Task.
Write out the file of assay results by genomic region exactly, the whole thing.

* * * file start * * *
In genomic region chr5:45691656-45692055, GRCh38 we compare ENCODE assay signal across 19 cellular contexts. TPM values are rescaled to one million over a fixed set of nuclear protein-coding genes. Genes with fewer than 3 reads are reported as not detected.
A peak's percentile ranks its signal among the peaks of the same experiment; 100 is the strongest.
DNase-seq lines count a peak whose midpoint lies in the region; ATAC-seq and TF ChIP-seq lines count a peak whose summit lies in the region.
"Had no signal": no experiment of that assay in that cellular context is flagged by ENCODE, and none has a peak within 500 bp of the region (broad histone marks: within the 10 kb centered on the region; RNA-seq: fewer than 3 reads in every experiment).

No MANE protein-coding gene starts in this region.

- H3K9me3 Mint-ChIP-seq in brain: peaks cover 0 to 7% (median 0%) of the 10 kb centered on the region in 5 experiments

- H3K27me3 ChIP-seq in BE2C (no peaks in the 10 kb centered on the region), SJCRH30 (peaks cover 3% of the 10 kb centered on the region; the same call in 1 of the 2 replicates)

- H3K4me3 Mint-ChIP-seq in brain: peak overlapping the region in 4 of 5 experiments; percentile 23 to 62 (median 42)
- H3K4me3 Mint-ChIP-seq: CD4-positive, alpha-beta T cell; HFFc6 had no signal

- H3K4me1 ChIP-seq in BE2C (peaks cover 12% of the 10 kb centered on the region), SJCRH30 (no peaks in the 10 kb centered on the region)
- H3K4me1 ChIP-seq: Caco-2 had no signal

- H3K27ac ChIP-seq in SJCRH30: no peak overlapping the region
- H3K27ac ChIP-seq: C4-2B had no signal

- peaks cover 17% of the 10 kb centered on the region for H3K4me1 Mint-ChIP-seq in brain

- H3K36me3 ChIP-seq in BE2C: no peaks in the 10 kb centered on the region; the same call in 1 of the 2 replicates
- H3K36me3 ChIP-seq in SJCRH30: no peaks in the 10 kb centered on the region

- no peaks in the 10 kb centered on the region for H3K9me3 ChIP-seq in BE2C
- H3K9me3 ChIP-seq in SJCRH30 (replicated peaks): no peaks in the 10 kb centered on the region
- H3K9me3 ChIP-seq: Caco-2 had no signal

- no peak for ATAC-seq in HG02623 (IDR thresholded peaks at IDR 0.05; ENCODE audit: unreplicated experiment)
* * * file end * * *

In genomic region chr5:45691656-45692055, GRCh38 we compare ENCODE assay signal across 19 cellular contexts. TPM values are rescaled to one million over a fixed set of nuclear protein-coding genes. Genes with fewer than 3 reads are reported as not detected.
A peak's percentile ranks its signal among the peaks of the same experiment; 100 is the strongest.
DNase-seq lines count a peak whose midpoint lies in the region; ATAC-seq and TF ChIP-seq lines count a peak whose summit lies in the region.
"Had no signal": no experiment of that assay in that cellular context is flagged by ENCODE, and none has a peak within 500 bp of the region (broad histone marks: within the 10 kb centered on the region; RNA-seq: fewer than 3 reads in every experiment).

No MANE protein-coding gene starts in this region.

- H3K9me3 Mint-ChIP-seq in brain: peaks cover 0 to 7% (median 0%) of the 10 kb centered on the region in 5 experiments

- H3K27me3 ChIP-seq in BE2C (no peaks in the 10 kb centered on the region), SJCRH30 (peaks cover 3% of the 10 kb centered on the region; the same call in 1 of the 2 replicates)

- H3K4me3 Mint-ChIP-seq in brain: peak overlapping the region in 4 of 5 experiments; percentile 23 to 62 (median 42)
- H3K4me3 Mint-ChIP-seq: CD4-positive, alpha-beta T cell; HFFc6 had no signal

- H3K4me1 ChIP-seq in BE2C (peaks cover 12% of the 10 kb centered on the region), SJCRH30 (no peaks in the 10 kb centered on the region)
- H3K4me1 ChIP-seq: Caco-2 had no signal

- H3K27ac ChIP-seq in SJCRH30: no peak overlapping the region
- H3K27ac ChIP-seq: C4-2B had no signal

- peaks cover 17% of the 10 kb centered on the region for H3K4me1 Mint-ChIP-seq in brain

- H3K36me3 ChIP-seq in BE2C: no peaks in the 10 kb centered on the region; the same call in 1 of the 2 replicates
- H3K36me3 ChIP-seq in SJCRH30: no peaks in the 10 kb centered on the region

- no peaks in the 10 kb centered on the region for H3K9me3 ChIP-seq in BE2C
- H3K9me3 ChIP-seq in SJCRH30 (replicated peaks): no peaks in the 10 kb centered on the region
- H3K9me3 ChIP-seq: Caco-2 had no signal

- no peak for ATAC-seq in HG02623 (IDR thresholded peaks at IDR 0.05; ENCODE audit: unreplicated experiment)